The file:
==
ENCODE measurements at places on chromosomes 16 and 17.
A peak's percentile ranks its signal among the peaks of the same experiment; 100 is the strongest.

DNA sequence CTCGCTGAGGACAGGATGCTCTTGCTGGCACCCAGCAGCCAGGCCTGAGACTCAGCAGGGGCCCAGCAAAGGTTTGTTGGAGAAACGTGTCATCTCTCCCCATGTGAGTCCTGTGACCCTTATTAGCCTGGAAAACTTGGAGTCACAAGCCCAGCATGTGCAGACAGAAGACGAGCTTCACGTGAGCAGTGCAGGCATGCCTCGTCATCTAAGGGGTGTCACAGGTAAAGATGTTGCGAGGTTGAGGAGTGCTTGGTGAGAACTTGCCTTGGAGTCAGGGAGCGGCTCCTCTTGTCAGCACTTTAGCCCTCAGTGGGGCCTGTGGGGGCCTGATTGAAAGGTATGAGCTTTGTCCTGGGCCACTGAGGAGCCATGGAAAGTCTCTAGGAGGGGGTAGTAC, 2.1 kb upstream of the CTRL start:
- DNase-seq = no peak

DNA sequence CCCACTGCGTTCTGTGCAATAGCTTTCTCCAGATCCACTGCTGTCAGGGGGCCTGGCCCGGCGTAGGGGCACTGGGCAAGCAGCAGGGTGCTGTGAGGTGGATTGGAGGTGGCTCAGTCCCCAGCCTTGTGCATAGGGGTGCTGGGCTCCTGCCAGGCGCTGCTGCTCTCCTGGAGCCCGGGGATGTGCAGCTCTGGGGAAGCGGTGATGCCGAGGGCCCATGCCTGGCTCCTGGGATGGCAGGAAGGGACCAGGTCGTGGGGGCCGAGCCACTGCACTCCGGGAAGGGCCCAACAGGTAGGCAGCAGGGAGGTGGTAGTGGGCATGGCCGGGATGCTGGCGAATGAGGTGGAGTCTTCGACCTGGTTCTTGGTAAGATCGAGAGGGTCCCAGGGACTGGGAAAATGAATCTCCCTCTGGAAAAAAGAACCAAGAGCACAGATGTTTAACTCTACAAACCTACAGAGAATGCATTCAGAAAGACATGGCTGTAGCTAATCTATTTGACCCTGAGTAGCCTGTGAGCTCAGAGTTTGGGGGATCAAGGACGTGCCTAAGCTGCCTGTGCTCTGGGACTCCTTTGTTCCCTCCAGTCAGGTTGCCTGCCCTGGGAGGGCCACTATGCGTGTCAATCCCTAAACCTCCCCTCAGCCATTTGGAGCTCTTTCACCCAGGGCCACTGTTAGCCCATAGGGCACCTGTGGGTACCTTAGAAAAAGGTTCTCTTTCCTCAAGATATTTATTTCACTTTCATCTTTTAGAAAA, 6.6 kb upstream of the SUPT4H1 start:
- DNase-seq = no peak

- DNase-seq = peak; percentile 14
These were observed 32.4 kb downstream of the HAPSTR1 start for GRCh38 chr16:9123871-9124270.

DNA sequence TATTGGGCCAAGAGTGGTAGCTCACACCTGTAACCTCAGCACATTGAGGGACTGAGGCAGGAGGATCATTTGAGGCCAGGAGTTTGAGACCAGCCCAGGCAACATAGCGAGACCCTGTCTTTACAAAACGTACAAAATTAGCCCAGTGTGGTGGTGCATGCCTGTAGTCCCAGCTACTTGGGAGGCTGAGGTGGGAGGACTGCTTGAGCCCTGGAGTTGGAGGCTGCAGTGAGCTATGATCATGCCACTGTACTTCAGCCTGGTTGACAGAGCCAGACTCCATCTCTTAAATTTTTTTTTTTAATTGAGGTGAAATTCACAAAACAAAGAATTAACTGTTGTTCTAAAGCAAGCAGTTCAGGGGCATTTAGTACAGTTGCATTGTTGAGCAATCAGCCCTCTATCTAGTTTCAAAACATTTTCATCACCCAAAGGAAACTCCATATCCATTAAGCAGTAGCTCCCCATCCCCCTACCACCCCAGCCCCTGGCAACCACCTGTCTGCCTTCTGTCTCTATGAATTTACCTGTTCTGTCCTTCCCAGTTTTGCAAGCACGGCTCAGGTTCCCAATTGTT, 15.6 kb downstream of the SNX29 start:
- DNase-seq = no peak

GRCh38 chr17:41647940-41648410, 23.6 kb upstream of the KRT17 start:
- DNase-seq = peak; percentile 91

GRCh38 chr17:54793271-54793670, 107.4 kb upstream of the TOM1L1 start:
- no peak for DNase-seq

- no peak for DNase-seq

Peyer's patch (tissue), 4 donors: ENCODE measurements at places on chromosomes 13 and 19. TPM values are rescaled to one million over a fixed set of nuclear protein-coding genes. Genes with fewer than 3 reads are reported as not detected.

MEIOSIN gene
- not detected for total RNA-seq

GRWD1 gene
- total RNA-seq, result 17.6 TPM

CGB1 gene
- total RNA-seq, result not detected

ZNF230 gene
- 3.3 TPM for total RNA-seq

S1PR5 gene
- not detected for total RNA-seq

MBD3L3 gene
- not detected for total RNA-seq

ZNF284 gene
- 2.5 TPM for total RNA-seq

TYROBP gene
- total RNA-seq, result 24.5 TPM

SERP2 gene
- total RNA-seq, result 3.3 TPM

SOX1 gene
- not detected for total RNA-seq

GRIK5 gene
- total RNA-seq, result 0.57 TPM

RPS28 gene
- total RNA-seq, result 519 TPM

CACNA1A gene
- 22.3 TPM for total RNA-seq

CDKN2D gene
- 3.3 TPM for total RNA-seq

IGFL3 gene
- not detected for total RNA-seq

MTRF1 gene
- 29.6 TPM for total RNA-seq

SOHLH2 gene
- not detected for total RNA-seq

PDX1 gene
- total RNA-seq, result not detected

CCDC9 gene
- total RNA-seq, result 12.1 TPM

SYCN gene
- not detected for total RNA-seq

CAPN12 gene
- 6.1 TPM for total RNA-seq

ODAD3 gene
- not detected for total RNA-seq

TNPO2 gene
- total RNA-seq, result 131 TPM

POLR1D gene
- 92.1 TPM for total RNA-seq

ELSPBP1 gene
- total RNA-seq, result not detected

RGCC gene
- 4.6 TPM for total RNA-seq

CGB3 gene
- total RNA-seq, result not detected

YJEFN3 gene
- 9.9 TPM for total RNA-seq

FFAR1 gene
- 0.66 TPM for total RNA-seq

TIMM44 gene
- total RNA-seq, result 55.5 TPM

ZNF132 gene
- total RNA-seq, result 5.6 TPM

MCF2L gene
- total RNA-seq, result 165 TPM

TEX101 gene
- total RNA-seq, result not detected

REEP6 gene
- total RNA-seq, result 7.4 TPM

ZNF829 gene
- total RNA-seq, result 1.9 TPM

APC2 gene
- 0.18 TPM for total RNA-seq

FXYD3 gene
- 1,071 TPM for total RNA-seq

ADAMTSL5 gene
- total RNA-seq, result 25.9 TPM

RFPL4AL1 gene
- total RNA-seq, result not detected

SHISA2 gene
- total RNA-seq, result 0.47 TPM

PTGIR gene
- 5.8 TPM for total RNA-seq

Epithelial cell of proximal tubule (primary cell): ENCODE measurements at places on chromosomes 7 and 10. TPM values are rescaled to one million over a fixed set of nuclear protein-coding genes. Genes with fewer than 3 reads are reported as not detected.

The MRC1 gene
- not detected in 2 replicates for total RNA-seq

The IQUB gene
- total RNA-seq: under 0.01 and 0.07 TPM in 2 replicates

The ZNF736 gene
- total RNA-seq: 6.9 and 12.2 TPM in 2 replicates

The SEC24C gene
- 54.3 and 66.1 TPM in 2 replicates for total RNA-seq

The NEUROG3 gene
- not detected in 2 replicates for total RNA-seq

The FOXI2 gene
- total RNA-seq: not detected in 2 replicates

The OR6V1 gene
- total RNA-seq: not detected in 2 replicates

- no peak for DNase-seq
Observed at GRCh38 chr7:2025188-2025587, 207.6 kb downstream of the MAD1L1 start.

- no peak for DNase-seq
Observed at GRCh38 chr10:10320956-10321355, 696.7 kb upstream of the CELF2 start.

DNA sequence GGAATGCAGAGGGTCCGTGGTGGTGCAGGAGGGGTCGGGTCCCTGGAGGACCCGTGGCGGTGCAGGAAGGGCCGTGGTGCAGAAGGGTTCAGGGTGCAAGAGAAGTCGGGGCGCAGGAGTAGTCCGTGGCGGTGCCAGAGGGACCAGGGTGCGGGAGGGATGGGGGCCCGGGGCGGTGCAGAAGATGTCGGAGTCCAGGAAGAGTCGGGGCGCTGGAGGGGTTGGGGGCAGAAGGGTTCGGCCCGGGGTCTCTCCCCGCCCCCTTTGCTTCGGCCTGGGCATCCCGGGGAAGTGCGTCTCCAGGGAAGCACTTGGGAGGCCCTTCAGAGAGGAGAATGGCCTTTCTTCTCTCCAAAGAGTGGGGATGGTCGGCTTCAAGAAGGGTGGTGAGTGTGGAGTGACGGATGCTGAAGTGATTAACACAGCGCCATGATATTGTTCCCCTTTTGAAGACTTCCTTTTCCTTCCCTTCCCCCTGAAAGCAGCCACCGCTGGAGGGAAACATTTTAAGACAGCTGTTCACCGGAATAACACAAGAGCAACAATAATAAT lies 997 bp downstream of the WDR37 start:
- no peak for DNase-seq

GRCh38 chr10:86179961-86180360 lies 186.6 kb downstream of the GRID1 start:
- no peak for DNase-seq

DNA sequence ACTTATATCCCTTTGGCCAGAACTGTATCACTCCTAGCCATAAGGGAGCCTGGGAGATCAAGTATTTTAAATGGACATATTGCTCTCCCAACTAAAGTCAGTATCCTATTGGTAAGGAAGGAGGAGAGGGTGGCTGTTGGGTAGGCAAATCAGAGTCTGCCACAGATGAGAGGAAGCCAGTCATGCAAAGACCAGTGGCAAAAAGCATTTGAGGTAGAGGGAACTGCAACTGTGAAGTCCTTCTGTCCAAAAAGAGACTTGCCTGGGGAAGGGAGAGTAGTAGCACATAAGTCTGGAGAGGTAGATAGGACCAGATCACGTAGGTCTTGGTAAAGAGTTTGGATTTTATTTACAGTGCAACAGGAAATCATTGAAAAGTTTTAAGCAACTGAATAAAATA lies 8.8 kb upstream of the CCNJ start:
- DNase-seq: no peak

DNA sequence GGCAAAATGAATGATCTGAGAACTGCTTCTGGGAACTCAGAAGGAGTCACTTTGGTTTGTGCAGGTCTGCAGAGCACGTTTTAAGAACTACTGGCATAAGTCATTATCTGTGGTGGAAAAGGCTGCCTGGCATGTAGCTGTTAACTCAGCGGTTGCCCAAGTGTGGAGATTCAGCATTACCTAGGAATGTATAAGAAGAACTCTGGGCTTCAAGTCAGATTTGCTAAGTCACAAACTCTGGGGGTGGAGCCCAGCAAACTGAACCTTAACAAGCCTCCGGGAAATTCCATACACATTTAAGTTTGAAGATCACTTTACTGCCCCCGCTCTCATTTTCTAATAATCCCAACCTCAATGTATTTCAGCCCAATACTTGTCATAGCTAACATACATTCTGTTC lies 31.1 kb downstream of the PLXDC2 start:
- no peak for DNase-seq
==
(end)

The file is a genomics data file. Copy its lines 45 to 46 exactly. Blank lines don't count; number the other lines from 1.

IGFL3 gene
- not detected for total RNA-seq